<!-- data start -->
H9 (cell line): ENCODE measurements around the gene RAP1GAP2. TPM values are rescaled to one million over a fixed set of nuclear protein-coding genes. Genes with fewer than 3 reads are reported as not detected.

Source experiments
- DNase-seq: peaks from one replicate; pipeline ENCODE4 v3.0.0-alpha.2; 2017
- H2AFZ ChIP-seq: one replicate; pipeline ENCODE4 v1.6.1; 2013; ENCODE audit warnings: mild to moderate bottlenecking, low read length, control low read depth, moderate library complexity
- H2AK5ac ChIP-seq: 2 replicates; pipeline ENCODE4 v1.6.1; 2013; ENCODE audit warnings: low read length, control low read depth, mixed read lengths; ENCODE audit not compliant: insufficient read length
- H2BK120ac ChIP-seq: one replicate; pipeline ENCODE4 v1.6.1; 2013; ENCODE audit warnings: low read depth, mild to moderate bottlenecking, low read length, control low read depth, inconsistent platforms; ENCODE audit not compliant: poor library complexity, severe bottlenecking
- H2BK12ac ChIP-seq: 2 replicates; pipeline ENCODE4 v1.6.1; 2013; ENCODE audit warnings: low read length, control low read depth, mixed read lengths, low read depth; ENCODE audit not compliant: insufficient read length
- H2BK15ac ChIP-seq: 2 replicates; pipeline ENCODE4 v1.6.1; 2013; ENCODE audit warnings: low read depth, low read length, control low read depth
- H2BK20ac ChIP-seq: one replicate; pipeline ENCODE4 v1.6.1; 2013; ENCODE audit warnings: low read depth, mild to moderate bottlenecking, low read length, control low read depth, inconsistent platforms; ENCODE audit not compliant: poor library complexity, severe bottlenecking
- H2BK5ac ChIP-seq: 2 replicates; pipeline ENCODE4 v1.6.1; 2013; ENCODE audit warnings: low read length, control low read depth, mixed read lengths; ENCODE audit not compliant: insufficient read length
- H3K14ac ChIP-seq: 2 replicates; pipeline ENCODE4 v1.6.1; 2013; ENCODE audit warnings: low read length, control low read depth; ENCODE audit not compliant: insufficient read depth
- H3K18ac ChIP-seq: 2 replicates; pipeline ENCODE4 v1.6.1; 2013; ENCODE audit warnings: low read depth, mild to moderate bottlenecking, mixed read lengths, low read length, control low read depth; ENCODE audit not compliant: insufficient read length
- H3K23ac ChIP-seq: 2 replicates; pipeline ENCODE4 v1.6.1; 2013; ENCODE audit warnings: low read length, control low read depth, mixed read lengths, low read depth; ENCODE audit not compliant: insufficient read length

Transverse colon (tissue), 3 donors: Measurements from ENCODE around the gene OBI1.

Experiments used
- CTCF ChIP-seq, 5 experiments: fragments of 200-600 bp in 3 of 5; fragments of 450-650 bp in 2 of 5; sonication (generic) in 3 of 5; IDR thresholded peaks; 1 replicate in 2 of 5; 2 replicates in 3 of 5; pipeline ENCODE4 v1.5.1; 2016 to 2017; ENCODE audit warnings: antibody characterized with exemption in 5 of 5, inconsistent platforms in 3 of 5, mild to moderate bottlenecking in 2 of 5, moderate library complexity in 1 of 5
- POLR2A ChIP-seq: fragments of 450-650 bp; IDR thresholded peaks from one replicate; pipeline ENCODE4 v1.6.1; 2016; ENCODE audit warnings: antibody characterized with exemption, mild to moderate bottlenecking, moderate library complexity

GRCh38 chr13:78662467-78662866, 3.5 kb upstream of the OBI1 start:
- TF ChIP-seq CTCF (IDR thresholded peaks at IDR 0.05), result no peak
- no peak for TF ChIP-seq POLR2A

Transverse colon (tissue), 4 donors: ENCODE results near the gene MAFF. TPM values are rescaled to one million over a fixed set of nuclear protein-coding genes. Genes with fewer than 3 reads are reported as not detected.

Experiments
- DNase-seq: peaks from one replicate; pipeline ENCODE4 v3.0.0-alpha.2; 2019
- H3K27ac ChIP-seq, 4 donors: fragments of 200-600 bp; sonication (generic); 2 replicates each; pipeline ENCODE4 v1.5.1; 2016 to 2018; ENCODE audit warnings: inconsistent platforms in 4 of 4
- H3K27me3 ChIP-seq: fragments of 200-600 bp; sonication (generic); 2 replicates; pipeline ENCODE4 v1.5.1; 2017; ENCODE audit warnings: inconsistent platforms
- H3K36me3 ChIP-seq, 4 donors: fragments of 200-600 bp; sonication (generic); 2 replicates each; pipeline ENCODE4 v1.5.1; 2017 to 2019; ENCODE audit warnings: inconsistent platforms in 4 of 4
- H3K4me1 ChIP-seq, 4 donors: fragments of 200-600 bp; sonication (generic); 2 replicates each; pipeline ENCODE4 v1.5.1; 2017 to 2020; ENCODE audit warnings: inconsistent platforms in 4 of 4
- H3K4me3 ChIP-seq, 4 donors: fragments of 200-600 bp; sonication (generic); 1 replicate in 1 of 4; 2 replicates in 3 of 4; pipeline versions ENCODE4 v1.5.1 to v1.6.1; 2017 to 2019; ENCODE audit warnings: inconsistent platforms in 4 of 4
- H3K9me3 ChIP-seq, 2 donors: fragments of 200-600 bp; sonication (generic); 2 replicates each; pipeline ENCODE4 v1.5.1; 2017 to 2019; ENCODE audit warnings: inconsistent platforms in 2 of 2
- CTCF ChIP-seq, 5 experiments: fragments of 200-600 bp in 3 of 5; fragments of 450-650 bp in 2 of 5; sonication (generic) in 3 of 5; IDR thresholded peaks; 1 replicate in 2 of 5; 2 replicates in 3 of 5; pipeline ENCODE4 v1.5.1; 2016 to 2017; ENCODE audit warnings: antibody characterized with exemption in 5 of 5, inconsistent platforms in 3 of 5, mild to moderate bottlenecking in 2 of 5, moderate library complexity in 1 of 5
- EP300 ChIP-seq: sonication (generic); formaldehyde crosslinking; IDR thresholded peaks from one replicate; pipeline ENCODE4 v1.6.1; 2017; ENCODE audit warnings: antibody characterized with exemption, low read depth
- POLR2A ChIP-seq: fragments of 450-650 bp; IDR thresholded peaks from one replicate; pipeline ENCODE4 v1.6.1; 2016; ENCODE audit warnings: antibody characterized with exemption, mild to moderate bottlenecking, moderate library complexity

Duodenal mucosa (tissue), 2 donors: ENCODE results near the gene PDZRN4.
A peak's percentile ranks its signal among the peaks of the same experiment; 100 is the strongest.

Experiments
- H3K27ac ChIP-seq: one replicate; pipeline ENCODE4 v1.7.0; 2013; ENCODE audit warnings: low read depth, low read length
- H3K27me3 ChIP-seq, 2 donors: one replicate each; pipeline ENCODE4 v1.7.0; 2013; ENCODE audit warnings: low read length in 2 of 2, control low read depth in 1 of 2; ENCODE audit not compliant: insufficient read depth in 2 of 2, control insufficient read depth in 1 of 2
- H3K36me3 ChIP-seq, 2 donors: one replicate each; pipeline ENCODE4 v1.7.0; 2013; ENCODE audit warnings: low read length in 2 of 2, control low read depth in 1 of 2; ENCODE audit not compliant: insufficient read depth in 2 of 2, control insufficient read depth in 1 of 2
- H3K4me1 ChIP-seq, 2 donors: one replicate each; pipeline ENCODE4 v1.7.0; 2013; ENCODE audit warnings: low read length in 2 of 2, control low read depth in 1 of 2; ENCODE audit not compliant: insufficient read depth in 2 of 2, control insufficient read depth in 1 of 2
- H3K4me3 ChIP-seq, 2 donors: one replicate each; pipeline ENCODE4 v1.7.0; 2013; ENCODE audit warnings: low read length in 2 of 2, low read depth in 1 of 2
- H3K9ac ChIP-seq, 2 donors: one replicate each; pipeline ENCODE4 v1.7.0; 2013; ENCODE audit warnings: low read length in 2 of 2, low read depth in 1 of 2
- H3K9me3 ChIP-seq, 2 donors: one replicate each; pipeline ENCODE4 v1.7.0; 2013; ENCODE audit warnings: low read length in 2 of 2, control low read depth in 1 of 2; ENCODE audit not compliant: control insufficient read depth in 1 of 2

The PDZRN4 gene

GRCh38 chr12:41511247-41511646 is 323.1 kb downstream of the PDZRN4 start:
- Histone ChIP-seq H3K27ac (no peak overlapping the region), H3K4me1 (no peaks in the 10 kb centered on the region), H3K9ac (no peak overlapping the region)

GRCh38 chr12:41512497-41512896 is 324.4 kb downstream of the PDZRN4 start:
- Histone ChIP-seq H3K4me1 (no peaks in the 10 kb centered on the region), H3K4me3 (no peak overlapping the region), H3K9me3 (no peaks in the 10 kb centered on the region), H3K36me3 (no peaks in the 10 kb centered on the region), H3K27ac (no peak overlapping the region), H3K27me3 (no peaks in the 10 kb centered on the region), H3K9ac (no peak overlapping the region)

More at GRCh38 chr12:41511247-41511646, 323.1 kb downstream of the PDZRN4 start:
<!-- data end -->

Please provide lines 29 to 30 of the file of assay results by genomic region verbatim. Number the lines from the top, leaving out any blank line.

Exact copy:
- H3K9me3 ChIP-seq, 2 donors: fragments of 200-600 bp; sonication (generic); 2 replicates each; pipeline ENCODE4 v1.5.1; 2017 to 2019; ENCODE audit warnings: inconsistent platforms in 2 of 2
- CTCF ChIP-seq, 5 experiments: fragments of 200-600 bp in 3 of 5; fragments of 450-650 bp in 2 of 5; sonication (generic) in 3 of 5; IDR thresholded peaks; 1 replicate in 2 of 5; 2 replicates in 3 of 5; pipeline ENCODE4 v1.5.1; 2016 to 2017; ENCODE audit warnings: antibody characterized with exemption in 5 of 5, inconsistent platforms in 3 of 5, mild to moderate bottlenecking in 2 of 5, moderate library complexity in 1 of 5